Did you happen to go down the same road as me?  [What, are you similarly touched in the head?]  If so, here’s what I did to back out of my mess:

  • Performed the lock/install package cleanup specified here
  • Did as clean an uninstall of the linux-headers-generic package as I could (running sudo apt-get –purge remove linux-headers-generic), which outputs
    Reading package lists... Done
    Building dependency tree
    Reading state information... Done
    The following packages will be REMOVED:
    0 upgraded, 0 newly installed, 1 to remove and 47 not upgraded.
    2 not fully installed or removed.
    After this operation, 29.7 kB disk space will be freed.
    Do you want to continue? [Y/n]

    …which leads to the same run-parts script that fails.  Cleanup the locks/install packages again…then pray not enough damage was done by run-parts (in either direction) to matter. [Boy is that a landmine waiting to go off months from now…]

  • Clean uninstall of vagrant (sudo apt-get –purge remove vagrant)…which somehow leads again to these same lines:
    Do you want to continue? [Y/n]
    (Reading database ... 64370 files and directories currently installed.)
    Removing vagrant (1.4.3-1) ...
    Purging configuration files for vagrant (1.4.3-1) ...
    Processing triggers for man-db ( ...
    Setting up linux-headers-3.13.0-92-generic (3.13.0-92.139) ...
    Examining /etc/kernel/header_postinst.d.
    run-parts: executing /etc/kernel/header_postinst.d/dkms 3.13.0-92-generic /boot/vmlinuz-3.13.0-92-generic

    Ctrl-Z, rm locks and install bits.  [This is getting old.]

  • Clean uninstall of virtualbox (sudo apt-get –purge remove virtualbox)…and once again that unkillable linux-headers setup rears its head.
  • Let’s look closer.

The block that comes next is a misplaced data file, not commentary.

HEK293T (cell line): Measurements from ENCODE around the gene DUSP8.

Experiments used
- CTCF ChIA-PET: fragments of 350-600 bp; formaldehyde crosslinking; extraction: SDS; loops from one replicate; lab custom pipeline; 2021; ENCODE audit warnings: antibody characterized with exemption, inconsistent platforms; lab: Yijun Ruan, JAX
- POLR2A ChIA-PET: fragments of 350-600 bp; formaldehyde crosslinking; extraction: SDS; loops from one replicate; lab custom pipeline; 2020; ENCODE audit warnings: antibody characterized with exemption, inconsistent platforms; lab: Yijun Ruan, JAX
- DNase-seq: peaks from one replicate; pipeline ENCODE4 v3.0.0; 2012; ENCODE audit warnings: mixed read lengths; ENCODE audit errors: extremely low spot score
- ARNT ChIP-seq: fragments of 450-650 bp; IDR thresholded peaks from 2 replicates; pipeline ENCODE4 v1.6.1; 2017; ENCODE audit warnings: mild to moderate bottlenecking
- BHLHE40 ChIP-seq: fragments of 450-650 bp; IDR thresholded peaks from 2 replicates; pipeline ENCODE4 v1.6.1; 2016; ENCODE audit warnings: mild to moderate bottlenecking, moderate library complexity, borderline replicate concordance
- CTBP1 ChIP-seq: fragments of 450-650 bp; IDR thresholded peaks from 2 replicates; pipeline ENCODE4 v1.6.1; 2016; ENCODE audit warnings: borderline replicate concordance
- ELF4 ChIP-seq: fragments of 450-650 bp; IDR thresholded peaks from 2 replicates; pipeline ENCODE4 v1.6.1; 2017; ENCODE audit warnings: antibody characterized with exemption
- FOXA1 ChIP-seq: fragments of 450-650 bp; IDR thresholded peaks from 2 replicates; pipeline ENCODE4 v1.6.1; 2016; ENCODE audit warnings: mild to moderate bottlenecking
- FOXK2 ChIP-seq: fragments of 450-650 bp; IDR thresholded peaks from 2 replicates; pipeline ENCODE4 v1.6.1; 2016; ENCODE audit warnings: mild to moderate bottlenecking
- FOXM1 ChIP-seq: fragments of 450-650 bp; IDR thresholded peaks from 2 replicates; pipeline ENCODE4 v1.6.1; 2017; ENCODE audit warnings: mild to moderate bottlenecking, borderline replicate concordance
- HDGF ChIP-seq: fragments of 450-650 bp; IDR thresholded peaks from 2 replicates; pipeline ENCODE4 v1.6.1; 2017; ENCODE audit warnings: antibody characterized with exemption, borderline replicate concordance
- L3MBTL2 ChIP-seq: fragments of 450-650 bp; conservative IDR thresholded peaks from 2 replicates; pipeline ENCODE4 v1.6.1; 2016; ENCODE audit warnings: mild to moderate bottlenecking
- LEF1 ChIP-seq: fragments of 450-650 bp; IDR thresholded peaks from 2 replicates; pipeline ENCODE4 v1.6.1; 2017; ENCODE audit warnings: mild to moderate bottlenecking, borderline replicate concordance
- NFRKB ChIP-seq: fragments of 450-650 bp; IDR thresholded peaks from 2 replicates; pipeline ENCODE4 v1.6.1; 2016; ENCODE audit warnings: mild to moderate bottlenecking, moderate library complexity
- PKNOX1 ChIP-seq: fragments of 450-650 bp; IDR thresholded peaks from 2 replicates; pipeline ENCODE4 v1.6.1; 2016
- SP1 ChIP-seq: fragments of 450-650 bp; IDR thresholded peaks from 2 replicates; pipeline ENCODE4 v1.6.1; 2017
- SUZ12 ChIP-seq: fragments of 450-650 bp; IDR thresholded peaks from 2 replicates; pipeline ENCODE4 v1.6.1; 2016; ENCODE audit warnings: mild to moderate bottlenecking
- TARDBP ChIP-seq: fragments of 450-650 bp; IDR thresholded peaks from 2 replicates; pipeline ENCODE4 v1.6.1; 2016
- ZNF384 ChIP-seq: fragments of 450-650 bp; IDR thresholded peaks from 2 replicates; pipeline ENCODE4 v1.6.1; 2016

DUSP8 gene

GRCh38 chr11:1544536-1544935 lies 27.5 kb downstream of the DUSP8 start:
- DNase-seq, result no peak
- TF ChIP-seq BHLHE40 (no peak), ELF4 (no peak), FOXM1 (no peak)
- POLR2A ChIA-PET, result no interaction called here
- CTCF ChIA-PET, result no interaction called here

• Here’s the preamble when removing the vagrant package:
    mike@MIKE-WIN10-SSD:/var/lib/dpkg/updates$ sudo apt-get --purge remove vagrant
    Reading package lists... Done
    Building dependency tree
    Reading state information... Done
    The following packages were automatically installed and are no longer required:
      bsdtar libarchive13 liblzo2-2 libnettle4 libruby1.9.1 ruby ruby-childprocess
      ruby-erubis ruby-ffi ruby-i18n ruby-log4r ruby-net-scp ruby-net-ssh
    Use 'apt-get autoremove' to remove them.
    The following packages will be REMOVED:
    0 upgraded, 0 newly installed, 1 to remove and 47 not upgraded.
    1 not fully installed or removed.
    After this operation, 1,612 kB disk space will be freed.
    Do you want to continue? [Y/n]

    [My italics for emphasis]

  • Maybe – just MAYBE – the “not fully installed” package is linux-headers-generic, and if I could coax apt-get or dpkg to clean *that* up, we’d rid ourselves of this mess.  [*foreshadowing*  …or maybe I just need to find out how to wipe and reinstantiate Bash on Windows…]
  • First, do the suggested cleanup (sudo apt-get autoremove)
  • Then install debfoster and deborphan
  • Debfoster reports nothing interesting, but deborphan reports:
    deborphan: The status file is in an improper state.
    One or more packages are marked as half-installed, half-configured,
    unpacked, triggers-awaited or triggers-pending. Exiting.
  • This article provides a great grep for isolating the issue – here’s what it uncovered:
    Package: linux-headers-3.13.0-92-generic
    Status: install ok half-configured
    Package: dialog
    Status: install ok unpacked
    Package: debfoster
    Status: install ok unpacked
    Package: deborphan
    Status: install ok unpacked
  • sudo dpkg –audit reports:
    The following packages are only half configured, probably due to problems
    configuring them the first time.  The configuration should be retried using